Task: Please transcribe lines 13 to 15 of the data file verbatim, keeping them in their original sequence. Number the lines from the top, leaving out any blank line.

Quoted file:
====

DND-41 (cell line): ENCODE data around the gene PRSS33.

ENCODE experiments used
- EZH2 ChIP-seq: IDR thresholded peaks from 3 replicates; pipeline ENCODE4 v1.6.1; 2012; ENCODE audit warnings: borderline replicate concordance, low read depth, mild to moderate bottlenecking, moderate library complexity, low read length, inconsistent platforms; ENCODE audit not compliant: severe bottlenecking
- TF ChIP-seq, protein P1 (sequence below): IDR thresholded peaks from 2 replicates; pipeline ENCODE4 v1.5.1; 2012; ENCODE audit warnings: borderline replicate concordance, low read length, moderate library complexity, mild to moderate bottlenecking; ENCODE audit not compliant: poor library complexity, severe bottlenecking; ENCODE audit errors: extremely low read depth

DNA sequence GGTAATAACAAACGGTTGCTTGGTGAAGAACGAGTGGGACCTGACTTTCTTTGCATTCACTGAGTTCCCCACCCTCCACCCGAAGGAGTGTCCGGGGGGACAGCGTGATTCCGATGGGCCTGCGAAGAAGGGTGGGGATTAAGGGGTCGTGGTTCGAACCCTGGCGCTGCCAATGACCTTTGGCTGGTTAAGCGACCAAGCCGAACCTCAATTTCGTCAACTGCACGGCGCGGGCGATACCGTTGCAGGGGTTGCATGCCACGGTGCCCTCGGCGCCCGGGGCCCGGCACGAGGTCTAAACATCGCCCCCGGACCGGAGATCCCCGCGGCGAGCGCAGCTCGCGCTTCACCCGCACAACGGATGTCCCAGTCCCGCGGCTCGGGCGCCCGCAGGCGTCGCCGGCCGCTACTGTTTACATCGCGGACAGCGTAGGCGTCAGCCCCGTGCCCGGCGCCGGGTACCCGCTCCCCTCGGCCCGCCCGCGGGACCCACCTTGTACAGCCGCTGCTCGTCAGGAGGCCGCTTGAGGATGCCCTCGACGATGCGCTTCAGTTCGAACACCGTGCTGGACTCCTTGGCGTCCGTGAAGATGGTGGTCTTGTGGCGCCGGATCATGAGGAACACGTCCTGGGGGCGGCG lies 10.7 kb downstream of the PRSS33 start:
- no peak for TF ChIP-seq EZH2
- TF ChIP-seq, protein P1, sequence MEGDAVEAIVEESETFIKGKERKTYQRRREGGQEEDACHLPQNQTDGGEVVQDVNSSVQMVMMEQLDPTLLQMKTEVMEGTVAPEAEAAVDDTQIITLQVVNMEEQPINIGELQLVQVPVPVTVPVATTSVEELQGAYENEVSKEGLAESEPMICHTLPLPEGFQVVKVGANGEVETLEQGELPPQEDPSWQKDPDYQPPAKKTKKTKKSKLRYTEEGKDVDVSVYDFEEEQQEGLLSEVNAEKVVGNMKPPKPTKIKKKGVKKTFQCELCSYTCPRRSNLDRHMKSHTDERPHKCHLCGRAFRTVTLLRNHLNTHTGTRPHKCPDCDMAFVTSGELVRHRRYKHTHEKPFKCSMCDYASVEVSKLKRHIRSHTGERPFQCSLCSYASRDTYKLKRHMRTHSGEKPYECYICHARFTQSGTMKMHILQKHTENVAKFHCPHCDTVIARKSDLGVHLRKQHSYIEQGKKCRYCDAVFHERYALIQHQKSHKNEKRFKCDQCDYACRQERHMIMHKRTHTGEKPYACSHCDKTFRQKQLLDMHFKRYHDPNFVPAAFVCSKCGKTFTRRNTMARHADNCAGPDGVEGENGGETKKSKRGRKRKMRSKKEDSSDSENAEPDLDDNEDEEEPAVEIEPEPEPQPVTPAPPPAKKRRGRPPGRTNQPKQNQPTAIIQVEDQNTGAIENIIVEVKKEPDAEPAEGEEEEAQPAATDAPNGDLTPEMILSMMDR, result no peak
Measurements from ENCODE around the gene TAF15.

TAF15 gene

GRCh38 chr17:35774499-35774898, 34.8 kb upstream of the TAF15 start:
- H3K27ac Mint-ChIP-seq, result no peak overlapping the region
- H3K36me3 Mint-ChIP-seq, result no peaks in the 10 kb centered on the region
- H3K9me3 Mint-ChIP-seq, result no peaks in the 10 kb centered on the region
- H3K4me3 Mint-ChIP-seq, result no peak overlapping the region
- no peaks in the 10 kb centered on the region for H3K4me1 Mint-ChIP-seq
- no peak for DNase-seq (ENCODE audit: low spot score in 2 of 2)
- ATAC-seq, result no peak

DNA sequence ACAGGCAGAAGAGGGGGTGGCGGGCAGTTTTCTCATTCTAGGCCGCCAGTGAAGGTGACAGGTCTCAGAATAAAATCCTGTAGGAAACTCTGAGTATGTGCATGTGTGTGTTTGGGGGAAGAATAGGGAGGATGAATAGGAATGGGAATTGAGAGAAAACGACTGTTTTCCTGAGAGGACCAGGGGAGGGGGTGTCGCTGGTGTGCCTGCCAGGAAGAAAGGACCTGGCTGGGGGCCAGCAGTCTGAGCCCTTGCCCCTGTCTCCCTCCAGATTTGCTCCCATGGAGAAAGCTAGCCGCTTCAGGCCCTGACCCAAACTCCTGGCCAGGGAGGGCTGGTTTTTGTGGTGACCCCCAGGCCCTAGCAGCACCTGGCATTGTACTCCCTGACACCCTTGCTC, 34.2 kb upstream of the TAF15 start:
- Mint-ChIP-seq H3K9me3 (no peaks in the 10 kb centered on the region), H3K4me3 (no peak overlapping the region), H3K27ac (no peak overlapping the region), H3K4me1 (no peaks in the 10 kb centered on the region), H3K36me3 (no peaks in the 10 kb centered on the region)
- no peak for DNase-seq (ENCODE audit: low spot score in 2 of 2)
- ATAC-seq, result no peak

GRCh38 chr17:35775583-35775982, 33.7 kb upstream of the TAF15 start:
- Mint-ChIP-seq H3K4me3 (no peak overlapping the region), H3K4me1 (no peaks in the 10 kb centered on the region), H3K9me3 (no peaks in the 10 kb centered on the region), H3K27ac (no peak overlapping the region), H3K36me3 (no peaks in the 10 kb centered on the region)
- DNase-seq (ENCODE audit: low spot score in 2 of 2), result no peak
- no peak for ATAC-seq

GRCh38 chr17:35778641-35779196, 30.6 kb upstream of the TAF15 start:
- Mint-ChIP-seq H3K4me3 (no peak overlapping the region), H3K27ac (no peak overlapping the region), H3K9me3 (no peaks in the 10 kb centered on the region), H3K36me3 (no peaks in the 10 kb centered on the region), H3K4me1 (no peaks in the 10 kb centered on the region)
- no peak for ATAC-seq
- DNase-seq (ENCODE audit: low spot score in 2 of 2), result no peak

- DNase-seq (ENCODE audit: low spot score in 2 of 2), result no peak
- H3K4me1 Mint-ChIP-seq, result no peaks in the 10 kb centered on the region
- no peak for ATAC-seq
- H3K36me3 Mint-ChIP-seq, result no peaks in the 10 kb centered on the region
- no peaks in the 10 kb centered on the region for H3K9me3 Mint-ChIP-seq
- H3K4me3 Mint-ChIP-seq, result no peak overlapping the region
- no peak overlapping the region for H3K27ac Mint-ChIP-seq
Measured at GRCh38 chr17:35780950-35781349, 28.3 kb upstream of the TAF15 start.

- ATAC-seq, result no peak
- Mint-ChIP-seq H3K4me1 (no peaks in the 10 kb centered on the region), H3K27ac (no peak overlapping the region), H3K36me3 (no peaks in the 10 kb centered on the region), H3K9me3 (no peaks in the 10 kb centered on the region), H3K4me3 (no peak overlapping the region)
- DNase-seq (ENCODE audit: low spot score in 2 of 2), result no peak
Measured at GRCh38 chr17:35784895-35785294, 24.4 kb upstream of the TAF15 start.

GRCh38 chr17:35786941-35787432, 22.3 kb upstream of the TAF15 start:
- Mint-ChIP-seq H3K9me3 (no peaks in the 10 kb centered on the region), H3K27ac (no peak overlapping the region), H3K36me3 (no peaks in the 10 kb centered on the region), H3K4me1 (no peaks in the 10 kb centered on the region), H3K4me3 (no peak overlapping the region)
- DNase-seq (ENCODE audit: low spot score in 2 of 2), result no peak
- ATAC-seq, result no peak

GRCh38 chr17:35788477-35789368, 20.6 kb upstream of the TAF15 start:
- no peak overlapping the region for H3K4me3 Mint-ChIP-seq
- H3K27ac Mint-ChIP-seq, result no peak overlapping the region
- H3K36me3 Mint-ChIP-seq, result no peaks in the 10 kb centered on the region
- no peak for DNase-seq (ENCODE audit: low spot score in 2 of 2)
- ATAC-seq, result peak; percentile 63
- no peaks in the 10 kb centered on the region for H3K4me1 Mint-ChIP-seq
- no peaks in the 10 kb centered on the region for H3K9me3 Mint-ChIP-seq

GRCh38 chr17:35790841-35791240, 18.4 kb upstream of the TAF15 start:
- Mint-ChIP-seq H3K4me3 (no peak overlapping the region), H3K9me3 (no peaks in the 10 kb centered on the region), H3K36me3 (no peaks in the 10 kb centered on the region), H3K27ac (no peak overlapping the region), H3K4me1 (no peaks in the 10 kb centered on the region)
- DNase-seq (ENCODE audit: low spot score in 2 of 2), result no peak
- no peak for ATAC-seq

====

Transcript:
- H3K9me3 Mint-ChIP-seq, result no peaks in the 10 kb centered on the region
- H3K4me3 Mint-ChIP-seq, result no peak overlapping the region
- no peaks in the 10 kb centered on the region for H3K4me1 Mint-ChIP-seq